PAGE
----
Photographer: John Taggart/Bloomberg

Corporate America Is Back to Poaching From Smaller Firms

  • Segment lags in job creation as unemployment rate shrinks
  • Mounting labor-market pressures leading to some wage gains

Southeast Sealing Inc. has lost about a third of its nearly 20 workers in the past year, and there’s not much the firm could have done about it.

“One morning they say, ‘I have got another job and won’t be back,’” said Mike Sullivan, 76, owner and chairman of the floor-coating installer based in the Atlanta suburb of Conyers, Georgia. “That happens a lot. They just don’t show up.”

Like manufacturing, small business has near-mythic status in U.S. politics, with presidents since Ronald Reagan hailing the sector as the engine of job creation. In fact, small firms outpaced bigger ones in the rate of payroll growth a few years ago. But with the U.S. labor market nearing or at full employment, it’s Corporate America that’s leading those gains now -- in part by poaching workers.

“Mounting labor shortages make it particularly hard for small companies to hold on to their existing workers, let alone hire new ones,” said Mark Zandi, chief economist at Moody’s Analytics Inc. in West Chester, Pennsylvania. “Wage growth at smaller firms has accelerated, suggestive of smaller firms trying to compete.”

In August, U.S. companies with at least 500 employees added 115,000 jobs, or more than double the 48,000 added by firms with 1-49 employees, according to the ADP National Employment Report. The giants have increased the size of their workforce by 2.8 percent over the 12 months ending in August, while small businesses have grown at half that pace.

By contrast, during 2012 to 2014, the little employers grew at the same rate and occasionally faster than large companies.

Big firms typically grow more rapidly when unemployment is low, and they are able to poach laborers from small establishments with promises of greater pay and benefits, according to research by Yale University economics professor Giuseppe Moscarini. The jobless rate of 4.4 percent in August, near a 16-year low, compares to a peak of 10 percent in October 2009, which was the highest since the early 1980s.

Employees were reluctant to leave their jobs in the aftermath of the 2007-2009 recession, and the rate of transitions is now “creeping up,” Moscarini said. “It’s finally approaching levels that appear normal,” he said. “It seems the job ladder has resumed its normal function.”

Bigger companies have the marketing know-how to draw a crowd of recruits. Inc., the world’s largest online retailer, attracted lines of people in early August for jobs at warehouses in Baltimore and other cities.

The rate of workers quitting their jobs has rebounded to the level prior to the start of the recession in December 2007. Job moves can be pay off: People who switched jobs got 4 percent raises in August, compared to 3 percent for job stayers, according to the Federal Reserve Bank of Atlanta’s Wage Growth Tracker.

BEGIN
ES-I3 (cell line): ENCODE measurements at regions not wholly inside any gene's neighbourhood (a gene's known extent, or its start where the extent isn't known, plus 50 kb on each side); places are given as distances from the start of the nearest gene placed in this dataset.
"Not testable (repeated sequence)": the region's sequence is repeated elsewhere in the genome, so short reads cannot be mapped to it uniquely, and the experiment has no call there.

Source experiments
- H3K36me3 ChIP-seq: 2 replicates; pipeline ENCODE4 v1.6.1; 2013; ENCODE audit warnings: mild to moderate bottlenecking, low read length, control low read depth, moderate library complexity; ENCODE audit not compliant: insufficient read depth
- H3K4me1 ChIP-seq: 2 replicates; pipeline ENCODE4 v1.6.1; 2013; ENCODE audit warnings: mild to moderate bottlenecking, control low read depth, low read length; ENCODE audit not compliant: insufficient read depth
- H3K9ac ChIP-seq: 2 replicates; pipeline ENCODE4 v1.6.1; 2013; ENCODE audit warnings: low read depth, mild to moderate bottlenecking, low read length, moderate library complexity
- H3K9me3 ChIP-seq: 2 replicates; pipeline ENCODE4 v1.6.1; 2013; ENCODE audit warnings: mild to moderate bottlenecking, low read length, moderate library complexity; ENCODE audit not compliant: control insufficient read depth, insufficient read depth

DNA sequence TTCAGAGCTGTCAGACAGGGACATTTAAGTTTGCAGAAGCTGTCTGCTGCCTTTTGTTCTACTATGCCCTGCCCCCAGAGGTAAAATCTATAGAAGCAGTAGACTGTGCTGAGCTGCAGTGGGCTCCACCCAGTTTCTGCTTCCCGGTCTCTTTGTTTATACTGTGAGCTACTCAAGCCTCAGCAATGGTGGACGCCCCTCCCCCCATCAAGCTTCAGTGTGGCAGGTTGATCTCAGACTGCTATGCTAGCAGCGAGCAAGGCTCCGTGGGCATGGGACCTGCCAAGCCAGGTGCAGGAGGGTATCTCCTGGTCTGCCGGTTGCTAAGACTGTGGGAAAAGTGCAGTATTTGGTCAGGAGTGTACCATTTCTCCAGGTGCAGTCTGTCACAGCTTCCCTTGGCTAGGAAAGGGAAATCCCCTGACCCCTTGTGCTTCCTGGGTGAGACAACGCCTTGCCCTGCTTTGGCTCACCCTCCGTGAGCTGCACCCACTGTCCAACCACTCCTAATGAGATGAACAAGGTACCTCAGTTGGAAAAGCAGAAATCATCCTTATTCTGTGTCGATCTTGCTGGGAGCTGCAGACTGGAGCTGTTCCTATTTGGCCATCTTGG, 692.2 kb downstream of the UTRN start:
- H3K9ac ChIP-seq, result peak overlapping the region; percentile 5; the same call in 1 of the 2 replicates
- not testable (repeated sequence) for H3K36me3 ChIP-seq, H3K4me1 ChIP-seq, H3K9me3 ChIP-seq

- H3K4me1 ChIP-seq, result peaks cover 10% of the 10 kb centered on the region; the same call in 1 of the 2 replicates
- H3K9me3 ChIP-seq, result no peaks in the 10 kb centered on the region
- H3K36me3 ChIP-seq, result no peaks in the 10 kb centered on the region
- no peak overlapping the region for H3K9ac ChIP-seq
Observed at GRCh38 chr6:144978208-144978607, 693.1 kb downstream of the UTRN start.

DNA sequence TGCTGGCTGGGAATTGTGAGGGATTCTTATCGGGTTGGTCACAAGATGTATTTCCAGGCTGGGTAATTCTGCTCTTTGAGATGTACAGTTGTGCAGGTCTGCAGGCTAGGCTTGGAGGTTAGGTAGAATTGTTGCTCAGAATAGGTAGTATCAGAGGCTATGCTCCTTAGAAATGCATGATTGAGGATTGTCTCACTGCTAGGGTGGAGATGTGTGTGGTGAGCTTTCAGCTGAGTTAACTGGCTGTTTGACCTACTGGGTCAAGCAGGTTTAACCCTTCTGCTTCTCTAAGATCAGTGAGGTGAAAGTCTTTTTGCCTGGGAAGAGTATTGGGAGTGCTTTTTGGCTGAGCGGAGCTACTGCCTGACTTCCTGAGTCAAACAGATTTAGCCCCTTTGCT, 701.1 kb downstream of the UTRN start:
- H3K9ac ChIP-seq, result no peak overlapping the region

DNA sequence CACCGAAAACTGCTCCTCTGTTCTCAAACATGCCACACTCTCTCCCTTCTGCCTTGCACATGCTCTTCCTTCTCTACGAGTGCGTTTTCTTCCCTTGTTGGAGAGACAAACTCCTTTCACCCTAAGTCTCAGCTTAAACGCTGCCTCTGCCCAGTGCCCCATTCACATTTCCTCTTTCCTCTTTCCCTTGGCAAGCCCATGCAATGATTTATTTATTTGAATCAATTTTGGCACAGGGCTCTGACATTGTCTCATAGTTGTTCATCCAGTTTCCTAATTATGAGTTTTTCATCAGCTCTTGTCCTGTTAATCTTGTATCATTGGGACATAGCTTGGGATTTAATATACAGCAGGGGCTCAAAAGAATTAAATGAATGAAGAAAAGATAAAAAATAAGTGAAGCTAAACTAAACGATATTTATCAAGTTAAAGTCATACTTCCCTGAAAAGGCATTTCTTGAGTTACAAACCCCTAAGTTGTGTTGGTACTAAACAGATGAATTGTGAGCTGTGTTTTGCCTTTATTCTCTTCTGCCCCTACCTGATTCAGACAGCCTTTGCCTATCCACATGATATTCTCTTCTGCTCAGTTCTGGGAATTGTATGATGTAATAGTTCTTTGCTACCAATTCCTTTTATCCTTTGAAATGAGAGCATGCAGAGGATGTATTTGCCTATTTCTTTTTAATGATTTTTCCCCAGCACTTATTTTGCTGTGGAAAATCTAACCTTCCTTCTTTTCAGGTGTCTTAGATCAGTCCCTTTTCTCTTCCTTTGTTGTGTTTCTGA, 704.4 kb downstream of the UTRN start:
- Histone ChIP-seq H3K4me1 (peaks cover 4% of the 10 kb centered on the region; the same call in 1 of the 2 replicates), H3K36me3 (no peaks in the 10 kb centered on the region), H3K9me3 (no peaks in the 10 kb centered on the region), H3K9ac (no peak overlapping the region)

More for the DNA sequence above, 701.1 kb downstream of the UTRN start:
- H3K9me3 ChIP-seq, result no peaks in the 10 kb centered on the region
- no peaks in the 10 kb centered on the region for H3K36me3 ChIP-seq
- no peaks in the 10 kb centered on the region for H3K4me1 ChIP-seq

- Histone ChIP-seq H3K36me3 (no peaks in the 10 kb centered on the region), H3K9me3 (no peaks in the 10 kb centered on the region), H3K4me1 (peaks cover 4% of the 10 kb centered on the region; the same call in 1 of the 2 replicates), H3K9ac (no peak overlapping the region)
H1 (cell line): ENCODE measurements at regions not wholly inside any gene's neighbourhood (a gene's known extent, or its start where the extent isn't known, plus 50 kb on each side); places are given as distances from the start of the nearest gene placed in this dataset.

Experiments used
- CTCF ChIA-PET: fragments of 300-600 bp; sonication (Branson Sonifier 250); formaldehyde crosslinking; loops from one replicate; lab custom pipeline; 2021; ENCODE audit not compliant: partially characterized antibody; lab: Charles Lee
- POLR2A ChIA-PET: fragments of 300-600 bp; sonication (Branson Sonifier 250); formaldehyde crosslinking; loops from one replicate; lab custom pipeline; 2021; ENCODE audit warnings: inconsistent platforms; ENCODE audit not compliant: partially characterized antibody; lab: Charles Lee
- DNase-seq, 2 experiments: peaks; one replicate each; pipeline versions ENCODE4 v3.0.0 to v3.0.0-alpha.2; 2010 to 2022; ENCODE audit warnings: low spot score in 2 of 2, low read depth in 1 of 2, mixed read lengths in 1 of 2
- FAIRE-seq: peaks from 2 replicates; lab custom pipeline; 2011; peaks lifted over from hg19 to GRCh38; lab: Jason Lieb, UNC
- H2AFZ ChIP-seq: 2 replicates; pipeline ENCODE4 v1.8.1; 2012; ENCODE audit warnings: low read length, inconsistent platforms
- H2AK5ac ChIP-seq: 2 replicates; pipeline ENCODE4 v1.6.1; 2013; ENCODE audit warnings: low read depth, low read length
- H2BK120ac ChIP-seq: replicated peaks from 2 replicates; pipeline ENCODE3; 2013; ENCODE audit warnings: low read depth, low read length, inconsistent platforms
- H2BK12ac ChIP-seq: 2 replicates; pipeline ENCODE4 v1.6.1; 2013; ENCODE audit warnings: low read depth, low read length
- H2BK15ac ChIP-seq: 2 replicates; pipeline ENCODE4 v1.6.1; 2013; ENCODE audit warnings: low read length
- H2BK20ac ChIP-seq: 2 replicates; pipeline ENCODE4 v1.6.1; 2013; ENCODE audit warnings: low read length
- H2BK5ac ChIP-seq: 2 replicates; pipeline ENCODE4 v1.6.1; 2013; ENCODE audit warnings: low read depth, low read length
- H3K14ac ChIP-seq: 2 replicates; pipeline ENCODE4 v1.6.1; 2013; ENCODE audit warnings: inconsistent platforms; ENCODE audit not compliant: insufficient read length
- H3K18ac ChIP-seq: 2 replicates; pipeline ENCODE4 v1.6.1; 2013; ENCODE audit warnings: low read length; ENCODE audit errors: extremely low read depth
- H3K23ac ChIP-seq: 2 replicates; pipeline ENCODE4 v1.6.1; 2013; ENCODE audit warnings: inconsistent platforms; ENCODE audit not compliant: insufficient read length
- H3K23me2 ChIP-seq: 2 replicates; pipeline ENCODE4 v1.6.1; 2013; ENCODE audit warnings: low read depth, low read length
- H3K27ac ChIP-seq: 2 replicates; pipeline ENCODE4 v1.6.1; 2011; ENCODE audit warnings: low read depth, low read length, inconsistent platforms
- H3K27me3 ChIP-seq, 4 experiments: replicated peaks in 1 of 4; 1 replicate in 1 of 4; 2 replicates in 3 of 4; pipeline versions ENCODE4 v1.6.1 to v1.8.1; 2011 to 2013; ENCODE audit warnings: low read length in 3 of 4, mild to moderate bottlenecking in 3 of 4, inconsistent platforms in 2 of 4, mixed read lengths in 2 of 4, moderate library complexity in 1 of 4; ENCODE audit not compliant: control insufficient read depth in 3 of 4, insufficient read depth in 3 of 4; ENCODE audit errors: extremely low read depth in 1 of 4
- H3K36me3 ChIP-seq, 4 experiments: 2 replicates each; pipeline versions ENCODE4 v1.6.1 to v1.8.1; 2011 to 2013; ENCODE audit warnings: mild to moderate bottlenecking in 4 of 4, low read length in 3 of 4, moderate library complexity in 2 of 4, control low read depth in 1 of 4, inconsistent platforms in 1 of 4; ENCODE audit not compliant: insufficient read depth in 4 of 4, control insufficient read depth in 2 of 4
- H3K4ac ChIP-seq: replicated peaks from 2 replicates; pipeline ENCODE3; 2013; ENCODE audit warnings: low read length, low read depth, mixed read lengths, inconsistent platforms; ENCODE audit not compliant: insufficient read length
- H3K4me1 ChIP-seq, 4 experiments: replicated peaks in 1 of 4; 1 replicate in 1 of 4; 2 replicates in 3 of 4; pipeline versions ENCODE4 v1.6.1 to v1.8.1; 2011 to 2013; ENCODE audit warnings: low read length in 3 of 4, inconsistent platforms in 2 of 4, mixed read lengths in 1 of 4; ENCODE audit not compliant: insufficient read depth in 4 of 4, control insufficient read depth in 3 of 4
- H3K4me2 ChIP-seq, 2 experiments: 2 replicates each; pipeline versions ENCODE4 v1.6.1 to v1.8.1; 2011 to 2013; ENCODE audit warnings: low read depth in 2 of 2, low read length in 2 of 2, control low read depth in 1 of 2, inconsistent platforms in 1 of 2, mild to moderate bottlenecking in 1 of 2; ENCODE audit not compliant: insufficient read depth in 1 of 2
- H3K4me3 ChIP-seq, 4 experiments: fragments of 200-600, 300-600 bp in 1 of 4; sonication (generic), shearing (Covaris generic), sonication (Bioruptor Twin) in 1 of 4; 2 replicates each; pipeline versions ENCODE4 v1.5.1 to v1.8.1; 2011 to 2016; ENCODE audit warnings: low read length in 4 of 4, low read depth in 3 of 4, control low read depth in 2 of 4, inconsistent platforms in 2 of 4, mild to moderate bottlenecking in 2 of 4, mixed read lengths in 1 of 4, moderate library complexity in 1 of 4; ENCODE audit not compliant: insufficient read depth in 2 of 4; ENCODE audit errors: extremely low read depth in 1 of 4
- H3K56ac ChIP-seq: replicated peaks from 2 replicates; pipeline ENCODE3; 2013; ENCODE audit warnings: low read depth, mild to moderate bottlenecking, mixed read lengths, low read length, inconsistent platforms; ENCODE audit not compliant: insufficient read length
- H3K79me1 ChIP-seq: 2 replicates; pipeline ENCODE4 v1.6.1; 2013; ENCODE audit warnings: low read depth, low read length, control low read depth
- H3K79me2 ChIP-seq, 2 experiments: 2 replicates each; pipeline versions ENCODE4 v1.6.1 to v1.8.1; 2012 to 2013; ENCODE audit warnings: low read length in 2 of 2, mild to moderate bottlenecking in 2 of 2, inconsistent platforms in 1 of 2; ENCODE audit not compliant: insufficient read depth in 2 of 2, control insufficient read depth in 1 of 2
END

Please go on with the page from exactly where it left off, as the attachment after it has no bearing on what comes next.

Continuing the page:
Emily Kausalik worked the past four years at two Internet-related startup companies before taking a job as a systems engineer at Home Depot Inc., the world’s largest home-improvement retailer, in August.

“I was ready to work for a company that was more established,” said Kausalik, who’s in her early 30s. “The pay and benefits are definitely great” and an improvement from her prior job.

Beyond that, she was impressed by Home Depot’s new technology center in Austin, Texas, and “they have a clear vision of what they want to accomplish with technology. I was ready to work for a company that had clear goals.”

A large number of startups are formed during recessions or tough economic times, and hiring and retention are more difficult as the economy improves, said Arnobio Morelix, senior fellow at Startup Genome, a San Francisco-based research and consulting firm.

About 31 percent of small businesses found job openings hard to fill in August, according to the National Federation of Independent Business’s monthly survey. That’s triple the share from 2009 after the recession ended.

“Our biggest problem has been to find quality people to help us grow,” said Cade Joiner, owner of Shred-X Corp., a Griffin, Georgia-based company with 12 employees. The company shreds paper and documents.

While job postings on the Internet bring a large number of applications, many candidates have spotty work records, he said.

Southeast Sealing has raised its pay 10 percent or more in the past year and expects to let employees share in profits later in the year for the first time in eight years.

“The money we pay is a decent wage -- equal to or better than most places,” Sullivan said. Still the company has four openings: “There are a lot of jobs out there. There is not a deep pool of workers.”

— With assistance by Jordan Yadoo

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